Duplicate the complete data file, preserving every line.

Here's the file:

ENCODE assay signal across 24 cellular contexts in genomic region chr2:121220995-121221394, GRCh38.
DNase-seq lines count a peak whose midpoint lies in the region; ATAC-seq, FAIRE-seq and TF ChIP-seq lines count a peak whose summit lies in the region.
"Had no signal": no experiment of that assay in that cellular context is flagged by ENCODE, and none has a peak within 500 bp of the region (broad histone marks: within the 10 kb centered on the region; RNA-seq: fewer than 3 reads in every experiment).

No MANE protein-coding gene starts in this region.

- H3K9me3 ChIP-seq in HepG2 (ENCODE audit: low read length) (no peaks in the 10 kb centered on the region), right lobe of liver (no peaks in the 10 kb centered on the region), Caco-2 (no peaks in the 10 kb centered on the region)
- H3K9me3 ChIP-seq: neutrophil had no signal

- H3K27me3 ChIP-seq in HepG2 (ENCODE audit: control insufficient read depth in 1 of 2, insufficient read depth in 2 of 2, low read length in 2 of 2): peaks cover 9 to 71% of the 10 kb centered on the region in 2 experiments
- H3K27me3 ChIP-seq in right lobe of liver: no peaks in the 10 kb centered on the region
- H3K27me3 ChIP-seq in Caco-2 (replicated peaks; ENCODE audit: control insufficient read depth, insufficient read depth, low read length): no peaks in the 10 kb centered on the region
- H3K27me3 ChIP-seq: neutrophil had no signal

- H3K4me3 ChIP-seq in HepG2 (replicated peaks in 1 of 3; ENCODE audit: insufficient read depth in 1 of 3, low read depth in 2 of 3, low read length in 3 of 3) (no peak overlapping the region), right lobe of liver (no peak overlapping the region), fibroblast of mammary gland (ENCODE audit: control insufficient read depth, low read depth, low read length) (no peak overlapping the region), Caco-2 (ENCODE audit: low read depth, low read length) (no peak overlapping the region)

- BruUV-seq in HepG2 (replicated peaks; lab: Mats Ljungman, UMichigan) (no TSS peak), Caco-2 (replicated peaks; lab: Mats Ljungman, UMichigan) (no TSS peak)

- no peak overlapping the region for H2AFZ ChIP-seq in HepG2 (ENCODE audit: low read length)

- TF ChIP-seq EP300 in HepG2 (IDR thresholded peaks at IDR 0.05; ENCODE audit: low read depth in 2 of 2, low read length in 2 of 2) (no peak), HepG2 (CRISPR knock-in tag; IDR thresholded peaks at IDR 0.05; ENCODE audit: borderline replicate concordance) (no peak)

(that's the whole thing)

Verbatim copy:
ENCODE assay signal across 24 cellular contexts in genomic region chr2:121220995-121221394, GRCh38.
DNase-seq lines count a peak whose midpoint lies in the region; ATAC-seq, FAIRE-seq and TF ChIP-seq lines count a peak whose summit lies in the region.
"Had no signal": no experiment of that assay in that cellular context is flagged by ENCODE, and none has a peak within 500 bp of the region (broad histone marks: within the 10 kb centered on the region; RNA-seq: fewer than 3 reads in every experiment).

No MANE protein-coding gene starts in this region.

- H3K9me3 ChIP-seq in HepG2 (ENCODE audit: low read length) (no peaks in the 10 kb centered on the region), right lobe of liver (no peaks in the 10 kb centered on the region), Caco-2 (no peaks in the 10 kb centered on the region)
- H3K9me3 ChIP-seq: neutrophil had no signal

- H3K27me3 ChIP-seq in HepG2 (ENCODE audit: control insufficient read depth in 1 of 2, insufficient read depth in 2 of 2, low read length in 2 of 2): peaks cover 9 to 71% of the 10 kb centered on the region in 2 experiments
- H3K27me3 ChIP-seq in right lobe of liver: no peaks in the 10 kb centered on the region
- H3K27me3 ChIP-seq in Caco-2 (replicated peaks; ENCODE audit: control insufficient read depth, insufficient read depth, low read length): no peaks in the 10 kb centered on the region
- H3K27me3 ChIP-seq: neutrophil had no signal

- H3K4me3 ChIP-seq in HepG2 (replicated peaks in 1 of 3; ENCODE audit: insufficient read depth in 1 of 3, low read depth in 2 of 3, low read length in 3 of 3) (no peak overlapping the region), right lobe of liver (no peak overlapping the region), fibroblast of mammary gland (ENCODE audit: control insufficient read depth, low read depth, low read length) (no peak overlapping the region), Caco-2 (ENCODE audit: low read depth, low read length) (no peak overlapping the region)

- BruUV-seq in HepG2 (replicated peaks; lab: Mats Ljungman, UMichigan) (no TSS peak), Caco-2 (replicated peaks; lab: Mats Ljungman, UMichigan) (no TSS peak)

- no peak overlapping the region for H2AFZ ChIP-seq in HepG2 (ENCODE audit: low read length)

- TF ChIP-seq EP300 in HepG2 (IDR thresholded peaks at IDR 0.05; ENCODE audit: low read depth in 2 of 2, low read length in 2 of 2) (no peak), HepG2 (CRISPR knock-in tag; IDR thresholded peaks at IDR 0.05; ENCODE audit: borderline replicate concordance) (no peak)